May 26, 2012: Kråksmåla Church and Community

Marc and Tanya accompanied us on this visit to Kråksmåla, the birthplace of James Johnson, Daryl’s great grandfather, and the place from where he emigrated in 1870. This was our first ancestral visit without Barbro and Åke and we really missed the in-depth research that they had done for us at the other sites. If they had come with us, I feel certain we would have seen Lindehult, the actual home of James Johnson, but as it was, we saw the strikingly beautiful wooden church that was built in 1761.

The drive to Kråksmåla revealed just how much the forest had leafed out during the ten days we had been in Sweden. As we drove on the winding, narrow road we could barely see into the interior of the forest. So many different wildflowers were popping out including the magical lupines with their many colors. I thought lupines were flowers that had to be planted in a formal garden and carefully tended, not just growing wild along the roadside.

The church was unique among the churches we visited in Sweden. The construction was all wood and was covered in red wooden shingles. The effect was as if the church had been built by shipbuilders. A chapel had stood on this site since the middle ages but was replaced by the church as the community grew larger. A beam from the original chapel is displayed in the welcome kiosk that stands in the churchyard.

In 1766 the entire interior of the church was painted similarly to the altar painting here. The rococo crucifixion painting is the only remaining work from the artist Zelander.

In the interior of the church one can see the hand-hewn timber construction which is now whitewashed. In 1766 the artist Zelander covered the entire interior in colorful religious scenes. In 1860 the church interior was judged to be too colorful and maybe a little gruesome so everything was painted over. Now the only remaining painting is the rococo crucifixion scene behind the altar. Even it was covered by a more toned-down painting for about 100 years.

This wooden cabinet contains a carving of St. Birgitta Sweden’s only native saint who had relatives living in Kråksmåla. On the left is St. Nicolaus, the original Santa Claus. This carving was done by the German artist Johannes Stengrath in the late 1400’s.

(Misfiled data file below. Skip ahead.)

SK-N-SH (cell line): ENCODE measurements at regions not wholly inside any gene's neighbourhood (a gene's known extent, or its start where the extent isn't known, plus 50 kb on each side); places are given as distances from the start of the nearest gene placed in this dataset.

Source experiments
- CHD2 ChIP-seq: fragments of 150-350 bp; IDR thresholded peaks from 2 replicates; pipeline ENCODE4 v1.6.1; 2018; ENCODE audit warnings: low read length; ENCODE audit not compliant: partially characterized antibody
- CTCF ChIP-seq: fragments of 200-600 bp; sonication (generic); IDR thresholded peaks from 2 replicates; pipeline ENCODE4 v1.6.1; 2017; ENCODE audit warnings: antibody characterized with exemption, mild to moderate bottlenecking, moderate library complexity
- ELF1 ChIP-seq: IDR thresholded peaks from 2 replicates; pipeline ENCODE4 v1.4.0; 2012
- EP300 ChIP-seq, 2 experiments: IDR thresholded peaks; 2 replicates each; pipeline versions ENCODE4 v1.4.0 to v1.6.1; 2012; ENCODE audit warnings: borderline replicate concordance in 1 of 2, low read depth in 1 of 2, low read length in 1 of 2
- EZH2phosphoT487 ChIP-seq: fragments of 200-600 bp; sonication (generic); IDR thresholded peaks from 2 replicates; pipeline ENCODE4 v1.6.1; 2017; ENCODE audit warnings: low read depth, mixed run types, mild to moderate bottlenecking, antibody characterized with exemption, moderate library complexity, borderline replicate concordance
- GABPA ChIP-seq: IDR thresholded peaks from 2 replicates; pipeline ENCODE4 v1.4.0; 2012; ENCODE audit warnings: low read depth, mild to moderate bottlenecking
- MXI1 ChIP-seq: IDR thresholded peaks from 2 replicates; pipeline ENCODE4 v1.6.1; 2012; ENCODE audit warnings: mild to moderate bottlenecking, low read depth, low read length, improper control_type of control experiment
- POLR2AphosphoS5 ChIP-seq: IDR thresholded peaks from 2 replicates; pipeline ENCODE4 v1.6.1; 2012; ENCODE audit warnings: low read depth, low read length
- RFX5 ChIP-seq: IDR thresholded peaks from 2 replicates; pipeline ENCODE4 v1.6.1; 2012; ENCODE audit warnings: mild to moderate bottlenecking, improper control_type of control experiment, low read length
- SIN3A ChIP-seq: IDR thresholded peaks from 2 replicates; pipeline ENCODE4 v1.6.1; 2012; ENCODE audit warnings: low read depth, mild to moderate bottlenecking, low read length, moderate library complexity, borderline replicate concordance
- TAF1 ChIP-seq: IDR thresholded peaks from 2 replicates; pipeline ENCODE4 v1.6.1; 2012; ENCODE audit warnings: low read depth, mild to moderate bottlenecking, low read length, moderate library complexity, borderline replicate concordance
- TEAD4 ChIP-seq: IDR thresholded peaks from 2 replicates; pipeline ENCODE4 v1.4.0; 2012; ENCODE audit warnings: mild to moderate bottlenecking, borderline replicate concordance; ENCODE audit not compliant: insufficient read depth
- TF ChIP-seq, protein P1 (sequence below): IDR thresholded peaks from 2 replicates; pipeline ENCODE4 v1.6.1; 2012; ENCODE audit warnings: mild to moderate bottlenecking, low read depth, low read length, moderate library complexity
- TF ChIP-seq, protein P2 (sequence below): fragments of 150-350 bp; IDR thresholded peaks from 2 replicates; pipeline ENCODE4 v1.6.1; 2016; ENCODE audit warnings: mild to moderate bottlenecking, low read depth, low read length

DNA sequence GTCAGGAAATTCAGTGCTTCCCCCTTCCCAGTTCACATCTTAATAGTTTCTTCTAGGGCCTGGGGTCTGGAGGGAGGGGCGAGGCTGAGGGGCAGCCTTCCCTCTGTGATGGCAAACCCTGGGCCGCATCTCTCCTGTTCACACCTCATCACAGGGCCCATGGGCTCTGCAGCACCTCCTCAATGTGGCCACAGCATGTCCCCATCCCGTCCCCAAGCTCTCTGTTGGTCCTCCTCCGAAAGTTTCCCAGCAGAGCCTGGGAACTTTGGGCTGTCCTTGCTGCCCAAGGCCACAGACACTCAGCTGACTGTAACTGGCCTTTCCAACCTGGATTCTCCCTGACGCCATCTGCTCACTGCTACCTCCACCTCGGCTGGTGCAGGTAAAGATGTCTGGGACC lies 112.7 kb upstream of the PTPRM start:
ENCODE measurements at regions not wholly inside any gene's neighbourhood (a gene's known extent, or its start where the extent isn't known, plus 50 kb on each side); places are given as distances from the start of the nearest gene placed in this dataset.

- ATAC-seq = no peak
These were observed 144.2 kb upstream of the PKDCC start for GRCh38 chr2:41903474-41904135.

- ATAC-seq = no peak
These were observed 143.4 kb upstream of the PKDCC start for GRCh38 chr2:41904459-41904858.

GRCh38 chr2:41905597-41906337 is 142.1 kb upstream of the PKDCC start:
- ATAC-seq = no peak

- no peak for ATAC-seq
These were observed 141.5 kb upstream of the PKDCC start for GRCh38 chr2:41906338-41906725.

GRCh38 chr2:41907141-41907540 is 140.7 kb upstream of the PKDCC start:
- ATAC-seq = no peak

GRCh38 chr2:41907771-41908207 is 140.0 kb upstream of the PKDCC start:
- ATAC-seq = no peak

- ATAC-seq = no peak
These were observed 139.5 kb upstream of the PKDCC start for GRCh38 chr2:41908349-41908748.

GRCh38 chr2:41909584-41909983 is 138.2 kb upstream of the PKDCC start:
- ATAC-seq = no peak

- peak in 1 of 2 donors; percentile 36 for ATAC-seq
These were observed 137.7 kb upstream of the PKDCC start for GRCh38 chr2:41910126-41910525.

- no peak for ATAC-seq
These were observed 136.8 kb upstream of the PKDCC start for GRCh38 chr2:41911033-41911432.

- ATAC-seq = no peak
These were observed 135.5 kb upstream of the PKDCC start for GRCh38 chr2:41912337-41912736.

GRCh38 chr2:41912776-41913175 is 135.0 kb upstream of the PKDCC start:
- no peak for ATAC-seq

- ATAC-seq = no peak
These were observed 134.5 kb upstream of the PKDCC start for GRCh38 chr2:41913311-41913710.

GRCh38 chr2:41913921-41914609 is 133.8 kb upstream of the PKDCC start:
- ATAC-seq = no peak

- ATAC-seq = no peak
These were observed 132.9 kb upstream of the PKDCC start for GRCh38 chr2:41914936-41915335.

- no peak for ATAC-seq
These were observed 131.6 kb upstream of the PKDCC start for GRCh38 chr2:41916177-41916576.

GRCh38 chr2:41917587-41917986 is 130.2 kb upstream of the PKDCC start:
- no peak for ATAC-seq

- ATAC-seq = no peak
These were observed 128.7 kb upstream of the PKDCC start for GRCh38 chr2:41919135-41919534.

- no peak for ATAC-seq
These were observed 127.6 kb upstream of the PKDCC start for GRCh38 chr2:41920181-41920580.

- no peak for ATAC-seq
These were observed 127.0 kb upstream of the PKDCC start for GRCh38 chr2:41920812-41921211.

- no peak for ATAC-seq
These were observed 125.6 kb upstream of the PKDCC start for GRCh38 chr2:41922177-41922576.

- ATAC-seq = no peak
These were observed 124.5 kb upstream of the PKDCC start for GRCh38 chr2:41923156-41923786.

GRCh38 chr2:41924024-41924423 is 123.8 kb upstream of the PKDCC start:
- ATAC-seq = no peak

The treasures in the church include a wooden carving of St. George slaying the dragon, probably made by a German master and carried back after the 30-years war in about 1648. There is also a cabinet containing a wooden carving of St. Birgitta, Sweden’s only native saint who had relatives living in Kråksmåla. This carving was done by the German artist Stengrath in the late 1400’s. One of the bells hanging in the bell tower was given to the congregation by the Swedish queen Kristina in the 1600’s.

The Kråksmåla church overlooks a farming community. As we walked to our car we saw this handsome stallion.

We looked around the churchyard and found plenty of gravestones for various spellings of Johnson—Jonsson, Johansson, Jonasson and others—but none that were readily identifiable as Daryl’s relatives. Here, as elsewhere in Sweden, the gravestones were relatively new.

The surrounding farming community was very lush and beautiful. Across the road we spied an extremely handsome stallion prancing and dancing in his little pasture.

We were in a restaurant in Oskarshamn and were entertained by these high school seniors lining up for a procession before their prom.

We then drove up to Oskarshamn to do a little sightseeing in that seaside city. There was a festival going on there that made it difficult to park. We finally found a restaurant and Marc and Tanya treated us to dinner. This was our first time eating in a Swedish restaurant and we found a format that was repeated many times in subsequent restaurants—there were choices of about six entrees representing Swedish, continental and Asian cuisine. We enjoyed sitting on a sun porch and watching high school students decked out in fancy evening clothes lining up for a promenade through the streets on the way to their prom.